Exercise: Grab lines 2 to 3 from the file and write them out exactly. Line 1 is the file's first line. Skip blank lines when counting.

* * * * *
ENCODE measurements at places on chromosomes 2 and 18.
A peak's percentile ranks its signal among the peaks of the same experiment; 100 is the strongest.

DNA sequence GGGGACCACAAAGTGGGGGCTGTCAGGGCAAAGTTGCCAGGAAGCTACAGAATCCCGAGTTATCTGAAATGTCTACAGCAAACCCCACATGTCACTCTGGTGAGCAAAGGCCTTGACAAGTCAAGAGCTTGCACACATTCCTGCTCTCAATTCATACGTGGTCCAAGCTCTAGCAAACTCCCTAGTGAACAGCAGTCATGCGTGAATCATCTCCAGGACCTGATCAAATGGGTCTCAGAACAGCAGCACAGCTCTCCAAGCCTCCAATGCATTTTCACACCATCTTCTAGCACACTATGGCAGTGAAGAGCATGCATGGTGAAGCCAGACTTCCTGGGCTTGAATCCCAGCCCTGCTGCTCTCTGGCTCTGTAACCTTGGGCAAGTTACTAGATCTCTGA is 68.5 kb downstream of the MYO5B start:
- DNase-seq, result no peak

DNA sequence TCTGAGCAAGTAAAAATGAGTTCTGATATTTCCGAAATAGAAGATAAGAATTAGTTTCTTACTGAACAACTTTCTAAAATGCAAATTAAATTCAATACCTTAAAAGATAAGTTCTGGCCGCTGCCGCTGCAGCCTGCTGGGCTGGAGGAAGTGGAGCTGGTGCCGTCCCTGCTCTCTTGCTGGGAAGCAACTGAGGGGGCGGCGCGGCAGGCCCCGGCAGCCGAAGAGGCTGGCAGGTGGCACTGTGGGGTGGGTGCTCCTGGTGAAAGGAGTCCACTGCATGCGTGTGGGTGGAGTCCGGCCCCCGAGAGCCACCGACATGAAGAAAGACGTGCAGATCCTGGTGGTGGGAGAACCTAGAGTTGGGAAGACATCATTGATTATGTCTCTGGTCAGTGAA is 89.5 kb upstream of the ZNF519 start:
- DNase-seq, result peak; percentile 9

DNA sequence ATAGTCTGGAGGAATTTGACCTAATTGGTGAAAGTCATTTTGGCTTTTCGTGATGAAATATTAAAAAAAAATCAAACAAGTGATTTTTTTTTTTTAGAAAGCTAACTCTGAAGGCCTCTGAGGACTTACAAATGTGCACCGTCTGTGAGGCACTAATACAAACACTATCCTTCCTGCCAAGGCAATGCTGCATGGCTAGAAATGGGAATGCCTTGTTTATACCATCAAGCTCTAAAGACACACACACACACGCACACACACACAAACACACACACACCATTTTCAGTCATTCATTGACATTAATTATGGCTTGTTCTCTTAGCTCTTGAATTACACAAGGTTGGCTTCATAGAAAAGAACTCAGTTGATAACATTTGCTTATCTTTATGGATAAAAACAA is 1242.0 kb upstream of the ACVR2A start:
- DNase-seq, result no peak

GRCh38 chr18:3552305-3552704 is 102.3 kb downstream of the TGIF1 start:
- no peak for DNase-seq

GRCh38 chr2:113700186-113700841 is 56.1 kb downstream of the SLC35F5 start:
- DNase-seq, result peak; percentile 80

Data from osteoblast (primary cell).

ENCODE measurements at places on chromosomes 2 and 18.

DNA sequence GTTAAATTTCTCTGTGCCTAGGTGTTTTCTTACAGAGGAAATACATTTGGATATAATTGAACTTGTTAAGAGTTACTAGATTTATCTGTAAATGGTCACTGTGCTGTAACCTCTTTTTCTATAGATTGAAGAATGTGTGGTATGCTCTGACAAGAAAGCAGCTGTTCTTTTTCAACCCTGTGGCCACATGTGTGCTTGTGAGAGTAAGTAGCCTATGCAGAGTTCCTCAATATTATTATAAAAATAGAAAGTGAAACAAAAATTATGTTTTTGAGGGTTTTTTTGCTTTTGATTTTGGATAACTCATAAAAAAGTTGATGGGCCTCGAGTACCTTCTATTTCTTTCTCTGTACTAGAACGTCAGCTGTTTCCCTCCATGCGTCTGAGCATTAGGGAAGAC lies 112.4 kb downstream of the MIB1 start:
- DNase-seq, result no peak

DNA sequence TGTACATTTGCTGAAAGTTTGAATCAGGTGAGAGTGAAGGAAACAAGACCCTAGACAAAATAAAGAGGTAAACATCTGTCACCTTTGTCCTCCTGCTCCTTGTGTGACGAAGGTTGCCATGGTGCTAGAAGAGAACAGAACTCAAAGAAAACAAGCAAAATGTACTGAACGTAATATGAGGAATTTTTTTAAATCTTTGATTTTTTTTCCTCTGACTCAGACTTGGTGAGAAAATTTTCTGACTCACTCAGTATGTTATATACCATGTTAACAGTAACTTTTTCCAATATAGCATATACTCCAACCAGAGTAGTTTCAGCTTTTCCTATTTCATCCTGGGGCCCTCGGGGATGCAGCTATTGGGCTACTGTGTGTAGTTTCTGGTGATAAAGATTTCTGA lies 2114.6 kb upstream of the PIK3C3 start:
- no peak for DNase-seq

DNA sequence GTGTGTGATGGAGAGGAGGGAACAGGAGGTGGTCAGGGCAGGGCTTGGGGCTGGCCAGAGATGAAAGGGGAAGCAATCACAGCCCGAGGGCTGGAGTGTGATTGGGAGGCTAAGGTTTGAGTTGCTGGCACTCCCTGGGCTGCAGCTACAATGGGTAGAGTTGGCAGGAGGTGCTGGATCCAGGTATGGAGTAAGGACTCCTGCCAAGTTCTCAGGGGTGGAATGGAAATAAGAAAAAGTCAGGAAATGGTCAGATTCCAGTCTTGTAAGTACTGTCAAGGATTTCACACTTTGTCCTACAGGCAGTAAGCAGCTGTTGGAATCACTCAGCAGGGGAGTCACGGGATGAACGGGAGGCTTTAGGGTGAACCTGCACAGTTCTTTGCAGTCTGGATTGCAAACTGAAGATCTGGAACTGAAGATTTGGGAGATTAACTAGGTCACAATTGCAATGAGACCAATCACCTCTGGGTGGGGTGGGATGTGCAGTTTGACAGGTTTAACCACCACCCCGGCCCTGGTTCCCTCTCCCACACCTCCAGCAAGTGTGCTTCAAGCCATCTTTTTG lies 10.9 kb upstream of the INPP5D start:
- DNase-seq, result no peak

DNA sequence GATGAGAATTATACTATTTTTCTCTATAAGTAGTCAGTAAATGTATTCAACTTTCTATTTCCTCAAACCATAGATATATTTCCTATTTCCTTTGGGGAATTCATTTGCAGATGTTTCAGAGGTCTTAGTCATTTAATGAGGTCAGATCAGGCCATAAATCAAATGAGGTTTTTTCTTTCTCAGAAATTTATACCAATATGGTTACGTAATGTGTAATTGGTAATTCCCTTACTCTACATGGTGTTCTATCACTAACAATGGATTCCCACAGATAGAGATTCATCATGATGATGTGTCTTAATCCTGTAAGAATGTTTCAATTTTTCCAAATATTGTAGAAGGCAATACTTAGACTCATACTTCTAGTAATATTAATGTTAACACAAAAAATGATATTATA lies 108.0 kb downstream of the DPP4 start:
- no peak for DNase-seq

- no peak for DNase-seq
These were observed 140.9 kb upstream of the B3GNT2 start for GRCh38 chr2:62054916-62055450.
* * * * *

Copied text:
A peak's percentile ranks its signal among the peaks of the same experiment; 100 is the strongest.

DNA sequence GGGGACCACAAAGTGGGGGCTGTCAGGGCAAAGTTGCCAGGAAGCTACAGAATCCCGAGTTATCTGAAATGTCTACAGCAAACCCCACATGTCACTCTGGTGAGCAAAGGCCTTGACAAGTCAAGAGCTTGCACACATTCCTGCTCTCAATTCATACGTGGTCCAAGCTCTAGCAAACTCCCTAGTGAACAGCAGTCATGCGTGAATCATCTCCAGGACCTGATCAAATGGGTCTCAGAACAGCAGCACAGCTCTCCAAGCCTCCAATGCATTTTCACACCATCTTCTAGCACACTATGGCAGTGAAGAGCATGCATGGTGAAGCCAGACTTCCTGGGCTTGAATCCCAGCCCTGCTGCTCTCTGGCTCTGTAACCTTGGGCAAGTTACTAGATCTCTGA is 68.5 kb downstream of the MYO5B start: